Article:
Thirteen Orphans, by Jane Lindskold (Tor, 2008)

Brenda Morris never thought her father was anything more than a charismatic huckster with some odd friends. That is, until he takes her on a business trip while she’s away from college for the summer, and tells her some hard-to-swallow stories. How once upon a time, thirteen magically-gifted people were exiled from a mysterious place known as the Lands Born From Smoke and Sacrifice, and how he’s descended from one such person, having inherited the mantle of the Rat. How eleven of the others, each named after an animal of the Chinese zodiac, are scattered around the country, living in secret as they protect the last member of their company, the Cat, descended from their exiled emperor. How they’ve encoded a magical system, capable of offense and defense, within the tiles of mah-jong. And how Brenda is likely to take up her father’s role as the next Rat someday.

All of this is hard to believe, but Brenda becomes a rapid believer after a series of events throw everyone into confusion. An unknown attacker is stealing the memories — the very essences — of these gifted people, leaving behind mere shells of the men and women they used to be. Soon only a handful are left: the Tiger, an elderly actress; the Dog, an ex-soldier only recently come into his own; the Rooster, a talented sorcerer with little battle experience; the Hare, a young mother with a child to keep safe; and Brenda herself, untrained and inexperienced but apparently possessing some of the Rat’s power. This handful of relative strangers has to come together quickly, under hostile conditions, to unravel the mystery of their attackers and rescue the souls of their lost comrades. But when one of the enemy falls into their grasp, they discover that things are even more complicated than they originally anticipated. And the battle has just begin.

Breaking the Wall, the first book in Lindskold’s ambitious new urban fantasy series about the Thirteen Orphans, is one of the best things I’ve seen from her in quite a while. Drawing from Chinese history, mythology, and astrology, she’s created a fascinating new setting, one that straddles two very different worlds. While we only see Earth this time around, I have no doubts that we’ll visit the Lands Born From Smoke and Sacrifice (and what a story there is behind that name) in books to come. She also gets points for the system of magic introduced and explored here, one that uses the symbolism of mah-jong to great effect. It’s new and different, and suits the story perfectly.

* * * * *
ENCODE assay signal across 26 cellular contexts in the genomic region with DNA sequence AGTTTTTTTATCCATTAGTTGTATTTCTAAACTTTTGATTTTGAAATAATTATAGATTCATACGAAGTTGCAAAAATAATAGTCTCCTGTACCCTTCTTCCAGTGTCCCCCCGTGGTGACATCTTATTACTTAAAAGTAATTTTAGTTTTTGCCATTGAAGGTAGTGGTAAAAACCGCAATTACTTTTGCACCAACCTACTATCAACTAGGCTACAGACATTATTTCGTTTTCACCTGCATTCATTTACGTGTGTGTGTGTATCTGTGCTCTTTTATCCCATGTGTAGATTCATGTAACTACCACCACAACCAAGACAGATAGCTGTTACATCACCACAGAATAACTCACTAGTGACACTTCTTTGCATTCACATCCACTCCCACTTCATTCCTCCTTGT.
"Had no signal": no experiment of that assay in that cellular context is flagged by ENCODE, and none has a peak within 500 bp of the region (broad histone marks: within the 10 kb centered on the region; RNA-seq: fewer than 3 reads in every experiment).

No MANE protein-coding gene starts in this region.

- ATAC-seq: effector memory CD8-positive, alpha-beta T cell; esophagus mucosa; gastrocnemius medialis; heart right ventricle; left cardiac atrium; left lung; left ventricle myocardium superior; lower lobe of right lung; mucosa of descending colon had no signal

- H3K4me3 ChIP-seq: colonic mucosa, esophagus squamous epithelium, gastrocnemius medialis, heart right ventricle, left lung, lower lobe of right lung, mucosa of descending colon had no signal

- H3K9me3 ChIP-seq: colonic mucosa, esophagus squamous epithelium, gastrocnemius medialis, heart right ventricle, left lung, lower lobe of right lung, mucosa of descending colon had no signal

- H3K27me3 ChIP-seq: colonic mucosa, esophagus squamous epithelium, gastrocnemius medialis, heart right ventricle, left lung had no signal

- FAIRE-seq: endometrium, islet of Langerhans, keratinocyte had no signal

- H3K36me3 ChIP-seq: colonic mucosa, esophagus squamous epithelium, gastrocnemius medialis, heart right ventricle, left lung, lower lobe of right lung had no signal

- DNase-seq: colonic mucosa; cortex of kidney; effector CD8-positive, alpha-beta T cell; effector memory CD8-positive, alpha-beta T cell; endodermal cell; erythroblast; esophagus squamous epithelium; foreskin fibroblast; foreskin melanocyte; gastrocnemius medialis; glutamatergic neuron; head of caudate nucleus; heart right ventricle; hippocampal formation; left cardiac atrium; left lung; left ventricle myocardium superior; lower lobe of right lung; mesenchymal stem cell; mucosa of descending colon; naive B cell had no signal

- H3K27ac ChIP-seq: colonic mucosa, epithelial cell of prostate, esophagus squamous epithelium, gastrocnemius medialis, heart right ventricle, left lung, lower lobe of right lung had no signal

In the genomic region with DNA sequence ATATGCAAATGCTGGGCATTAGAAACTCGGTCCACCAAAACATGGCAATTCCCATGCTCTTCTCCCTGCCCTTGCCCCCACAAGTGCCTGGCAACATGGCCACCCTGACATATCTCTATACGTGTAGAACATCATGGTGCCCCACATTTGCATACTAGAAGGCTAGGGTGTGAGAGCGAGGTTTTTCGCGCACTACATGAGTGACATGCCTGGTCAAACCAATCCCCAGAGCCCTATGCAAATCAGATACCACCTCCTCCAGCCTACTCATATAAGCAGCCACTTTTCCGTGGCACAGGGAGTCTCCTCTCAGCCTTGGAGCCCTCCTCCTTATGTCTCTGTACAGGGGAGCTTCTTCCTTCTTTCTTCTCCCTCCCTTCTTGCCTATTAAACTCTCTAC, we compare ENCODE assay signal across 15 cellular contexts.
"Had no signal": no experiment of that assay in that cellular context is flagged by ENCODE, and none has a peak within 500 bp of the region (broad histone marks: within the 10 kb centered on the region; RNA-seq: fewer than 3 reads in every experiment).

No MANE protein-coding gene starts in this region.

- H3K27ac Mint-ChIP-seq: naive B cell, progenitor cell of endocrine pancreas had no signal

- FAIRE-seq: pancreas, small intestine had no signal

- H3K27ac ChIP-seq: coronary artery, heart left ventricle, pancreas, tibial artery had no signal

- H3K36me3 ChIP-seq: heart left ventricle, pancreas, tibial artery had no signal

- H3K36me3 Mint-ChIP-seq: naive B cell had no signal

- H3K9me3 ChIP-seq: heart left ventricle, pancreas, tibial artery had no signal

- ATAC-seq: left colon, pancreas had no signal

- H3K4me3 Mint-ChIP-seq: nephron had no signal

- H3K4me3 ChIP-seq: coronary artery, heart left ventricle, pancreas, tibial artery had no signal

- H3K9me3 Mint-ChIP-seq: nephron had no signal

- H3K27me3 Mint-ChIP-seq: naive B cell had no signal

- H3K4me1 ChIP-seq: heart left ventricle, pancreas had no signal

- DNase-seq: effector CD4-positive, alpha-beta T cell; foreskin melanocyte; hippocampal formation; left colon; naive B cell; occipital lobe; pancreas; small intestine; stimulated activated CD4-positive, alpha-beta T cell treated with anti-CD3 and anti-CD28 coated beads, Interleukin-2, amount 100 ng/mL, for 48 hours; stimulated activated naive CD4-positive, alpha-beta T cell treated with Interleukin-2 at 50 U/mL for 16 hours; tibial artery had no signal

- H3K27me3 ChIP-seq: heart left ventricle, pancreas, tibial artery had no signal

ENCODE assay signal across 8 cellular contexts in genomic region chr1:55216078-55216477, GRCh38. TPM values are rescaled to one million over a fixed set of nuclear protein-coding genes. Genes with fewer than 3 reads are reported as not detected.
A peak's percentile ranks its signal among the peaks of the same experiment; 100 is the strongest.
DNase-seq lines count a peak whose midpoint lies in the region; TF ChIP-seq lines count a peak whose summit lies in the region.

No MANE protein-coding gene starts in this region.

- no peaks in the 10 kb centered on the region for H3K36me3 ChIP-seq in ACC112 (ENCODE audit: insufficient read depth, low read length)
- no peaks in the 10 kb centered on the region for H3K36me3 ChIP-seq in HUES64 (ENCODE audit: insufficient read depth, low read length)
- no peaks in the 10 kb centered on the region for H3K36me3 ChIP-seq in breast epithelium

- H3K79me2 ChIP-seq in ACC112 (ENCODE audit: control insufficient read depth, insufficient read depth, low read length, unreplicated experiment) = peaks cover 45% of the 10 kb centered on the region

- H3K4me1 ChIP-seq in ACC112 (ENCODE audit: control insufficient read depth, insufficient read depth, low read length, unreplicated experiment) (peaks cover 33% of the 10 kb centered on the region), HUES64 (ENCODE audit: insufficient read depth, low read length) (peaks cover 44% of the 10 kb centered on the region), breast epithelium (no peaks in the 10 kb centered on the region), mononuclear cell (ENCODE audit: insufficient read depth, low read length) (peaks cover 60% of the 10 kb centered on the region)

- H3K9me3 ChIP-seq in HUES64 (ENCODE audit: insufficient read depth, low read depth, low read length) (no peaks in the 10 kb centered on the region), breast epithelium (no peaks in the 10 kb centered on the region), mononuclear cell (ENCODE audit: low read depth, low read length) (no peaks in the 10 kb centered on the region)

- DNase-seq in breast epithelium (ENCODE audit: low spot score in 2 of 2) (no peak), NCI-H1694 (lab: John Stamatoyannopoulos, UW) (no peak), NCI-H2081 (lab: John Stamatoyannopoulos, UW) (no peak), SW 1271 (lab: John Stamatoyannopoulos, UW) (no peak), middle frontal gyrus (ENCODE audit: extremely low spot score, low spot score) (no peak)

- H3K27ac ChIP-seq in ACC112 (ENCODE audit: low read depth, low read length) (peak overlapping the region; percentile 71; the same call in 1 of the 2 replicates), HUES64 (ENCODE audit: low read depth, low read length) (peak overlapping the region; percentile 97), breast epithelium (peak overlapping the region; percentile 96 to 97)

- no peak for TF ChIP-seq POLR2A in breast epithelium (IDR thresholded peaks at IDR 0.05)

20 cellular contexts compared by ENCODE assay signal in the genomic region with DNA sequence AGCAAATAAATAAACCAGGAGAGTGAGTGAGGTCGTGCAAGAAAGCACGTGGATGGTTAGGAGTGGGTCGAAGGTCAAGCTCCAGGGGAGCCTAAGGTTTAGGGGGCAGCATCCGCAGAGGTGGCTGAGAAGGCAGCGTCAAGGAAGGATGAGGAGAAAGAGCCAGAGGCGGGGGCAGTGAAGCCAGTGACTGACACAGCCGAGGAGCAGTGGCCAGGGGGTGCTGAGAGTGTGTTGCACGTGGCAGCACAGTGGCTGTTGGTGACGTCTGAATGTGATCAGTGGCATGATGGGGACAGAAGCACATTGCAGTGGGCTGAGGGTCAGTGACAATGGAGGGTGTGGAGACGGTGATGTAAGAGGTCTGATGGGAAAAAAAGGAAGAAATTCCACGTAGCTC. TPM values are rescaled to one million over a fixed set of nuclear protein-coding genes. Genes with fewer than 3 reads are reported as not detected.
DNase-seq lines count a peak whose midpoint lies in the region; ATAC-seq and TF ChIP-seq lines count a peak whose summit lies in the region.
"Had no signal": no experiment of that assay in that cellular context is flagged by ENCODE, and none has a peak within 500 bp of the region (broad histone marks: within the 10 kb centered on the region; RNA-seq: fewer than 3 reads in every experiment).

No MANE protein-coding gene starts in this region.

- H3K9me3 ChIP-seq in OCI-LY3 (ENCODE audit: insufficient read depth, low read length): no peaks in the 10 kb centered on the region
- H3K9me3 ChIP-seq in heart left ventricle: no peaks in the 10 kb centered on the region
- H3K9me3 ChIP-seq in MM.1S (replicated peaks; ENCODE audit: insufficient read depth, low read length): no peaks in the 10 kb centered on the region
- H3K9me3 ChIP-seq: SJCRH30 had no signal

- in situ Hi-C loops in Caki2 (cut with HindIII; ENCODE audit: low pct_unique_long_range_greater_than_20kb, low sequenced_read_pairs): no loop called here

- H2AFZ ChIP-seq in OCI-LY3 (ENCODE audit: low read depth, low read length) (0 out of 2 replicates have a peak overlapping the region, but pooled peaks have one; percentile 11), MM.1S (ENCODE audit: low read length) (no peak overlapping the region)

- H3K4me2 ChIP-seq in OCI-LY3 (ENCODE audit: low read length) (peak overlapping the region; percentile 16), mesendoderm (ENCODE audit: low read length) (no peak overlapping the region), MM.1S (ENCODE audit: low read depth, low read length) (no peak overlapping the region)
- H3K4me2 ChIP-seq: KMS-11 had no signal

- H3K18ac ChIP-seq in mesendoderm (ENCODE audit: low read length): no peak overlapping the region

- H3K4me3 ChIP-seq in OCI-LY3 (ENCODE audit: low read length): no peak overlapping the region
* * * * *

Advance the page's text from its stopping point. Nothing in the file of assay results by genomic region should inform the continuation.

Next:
Lindskold has also set us up with a nice ensemble cast, which makes for some interesting conflict and development along the way, and I’d be hard-pressed to pick a favorite from the lot. While Brenda may be the point of view character, there’s no doubt that her companions (and her enemies) all have their own stories to tell. The Hare’s daughter, Lani, certainly steals the show whenever she’s on screen. I am definitely interested in seeing where these characters go, and what happens to them in the long run.

All in all, I really think Lindskold has a new hit on her hands. With its skillful blend of magic and adventure, exotic influences and complex characterizations, Breaking the Wall is an excellent start to the new series, and sure to appeal to urban fantasy fans in search of something different from the usual fare.

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